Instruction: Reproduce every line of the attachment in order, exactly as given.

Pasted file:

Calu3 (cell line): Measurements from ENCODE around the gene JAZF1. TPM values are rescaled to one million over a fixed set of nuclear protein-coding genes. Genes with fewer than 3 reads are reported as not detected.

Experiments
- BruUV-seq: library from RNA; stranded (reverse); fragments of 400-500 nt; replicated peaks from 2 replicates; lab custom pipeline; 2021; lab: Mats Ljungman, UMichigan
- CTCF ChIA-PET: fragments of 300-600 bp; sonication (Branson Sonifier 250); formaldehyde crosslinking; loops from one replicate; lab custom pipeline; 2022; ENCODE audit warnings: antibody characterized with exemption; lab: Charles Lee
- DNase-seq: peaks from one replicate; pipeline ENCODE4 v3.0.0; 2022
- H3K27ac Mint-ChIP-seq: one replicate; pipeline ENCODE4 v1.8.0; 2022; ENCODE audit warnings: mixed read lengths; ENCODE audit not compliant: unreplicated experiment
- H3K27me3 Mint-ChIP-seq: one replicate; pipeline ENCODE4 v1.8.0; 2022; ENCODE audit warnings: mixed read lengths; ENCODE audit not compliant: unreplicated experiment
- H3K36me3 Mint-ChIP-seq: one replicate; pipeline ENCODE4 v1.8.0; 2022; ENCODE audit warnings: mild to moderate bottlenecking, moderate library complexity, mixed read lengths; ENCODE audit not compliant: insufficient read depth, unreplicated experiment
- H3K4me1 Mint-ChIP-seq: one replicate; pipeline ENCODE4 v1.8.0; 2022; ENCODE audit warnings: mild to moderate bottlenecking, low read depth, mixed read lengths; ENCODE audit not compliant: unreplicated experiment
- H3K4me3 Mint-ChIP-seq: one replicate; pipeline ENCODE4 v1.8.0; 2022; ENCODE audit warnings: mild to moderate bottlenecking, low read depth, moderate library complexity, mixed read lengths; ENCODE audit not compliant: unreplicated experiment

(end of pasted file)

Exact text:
Calu3 (cell line): Measurements from ENCODE around the gene JAZF1. TPM values are rescaled to one million over a fixed set of nuclear protein-coding genes. Genes with fewer than 3 reads are reported as not detected.

Experiments
- BruUV-seq: library from RNA; stranded (reverse); fragments of 400-500 nt; replicated peaks from 2 replicates; lab custom pipeline; 2021; lab: Mats Ljungman, UMichigan
- CTCF ChIA-PET: fragments of 300-600 bp; sonication (Branson Sonifier 250); formaldehyde crosslinking; loops from one replicate; lab custom pipeline; 2022; ENCODE audit warnings: antibody characterized with exemption; lab: Charles Lee
- DNase-seq: peaks from one replicate; pipeline ENCODE4 v3.0.0; 2022
- H3K27ac Mint-ChIP-seq: one replicate; pipeline ENCODE4 v1.8.0; 2022; ENCODE audit warnings: mixed read lengths; ENCODE audit not compliant: unreplicated experiment
- H3K27me3 Mint-ChIP-seq: one replicate; pipeline ENCODE4 v1.8.0; 2022; ENCODE audit warnings: mixed read lengths; ENCODE audit not compliant: unreplicated experiment
- H3K36me3 Mint-ChIP-seq: one replicate; pipeline ENCODE4 v1.8.0; 2022; ENCODE audit warnings: mild to moderate bottlenecking, moderate library complexity, mixed read lengths; ENCODE audit not compliant: insufficient read depth, unreplicated experiment
- H3K4me1 Mint-ChIP-seq: one replicate; pipeline ENCODE4 v1.8.0; 2022; ENCODE audit warnings: mild to moderate bottlenecking, low read depth, mixed read lengths; ENCODE audit not compliant: unreplicated experiment
- H3K4me3 Mint-ChIP-seq: one replicate; pipeline ENCODE4 v1.8.0; 2022; ENCODE audit warnings: mild to moderate bottlenecking, low read depth, moderate library complexity, mixed read lengths; ENCODE audit not compliant: unreplicated experiment